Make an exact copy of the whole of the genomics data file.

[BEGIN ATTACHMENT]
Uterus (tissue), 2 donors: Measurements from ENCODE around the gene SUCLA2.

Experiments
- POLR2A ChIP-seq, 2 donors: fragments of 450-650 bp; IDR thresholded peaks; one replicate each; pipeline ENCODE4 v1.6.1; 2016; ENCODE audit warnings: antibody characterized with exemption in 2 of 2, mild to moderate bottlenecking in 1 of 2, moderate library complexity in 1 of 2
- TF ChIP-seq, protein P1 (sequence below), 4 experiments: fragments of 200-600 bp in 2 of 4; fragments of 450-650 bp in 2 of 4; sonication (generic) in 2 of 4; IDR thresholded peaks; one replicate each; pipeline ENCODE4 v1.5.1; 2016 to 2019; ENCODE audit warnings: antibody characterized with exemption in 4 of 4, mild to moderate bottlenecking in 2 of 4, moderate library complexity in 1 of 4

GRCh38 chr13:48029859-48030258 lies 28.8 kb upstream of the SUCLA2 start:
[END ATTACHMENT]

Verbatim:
Uterus (tissue), 2 donors: Measurements from ENCODE around the gene SUCLA2.

Experiments
- POLR2A ChIP-seq, 2 donors: fragments of 450-650 bp; IDR thresholded peaks; one replicate each; pipeline ENCODE4 v1.6.1; 2016; ENCODE audit warnings: antibody characterized with exemption in 2 of 2, mild to moderate bottlenecking in 1 of 2, moderate library complexity in 1 of 2
- TF ChIP-seq, protein P1 (sequence below), 4 experiments: fragments of 200-600 bp in 2 of 4; fragments of 450-650 bp in 2 of 4; sonication (generic) in 2 of 4; IDR thresholded peaks; one replicate each; pipeline ENCODE4 v1.5.1; 2016 to 2019; ENCODE audit warnings: antibody characterized with exemption in 4 of 4, mild to moderate bottlenecking in 2 of 4, moderate library complexity in 1 of 4

GRCh38 chr13:48029859-48030258 lies 28.8 kb upstream of the SUCLA2 start: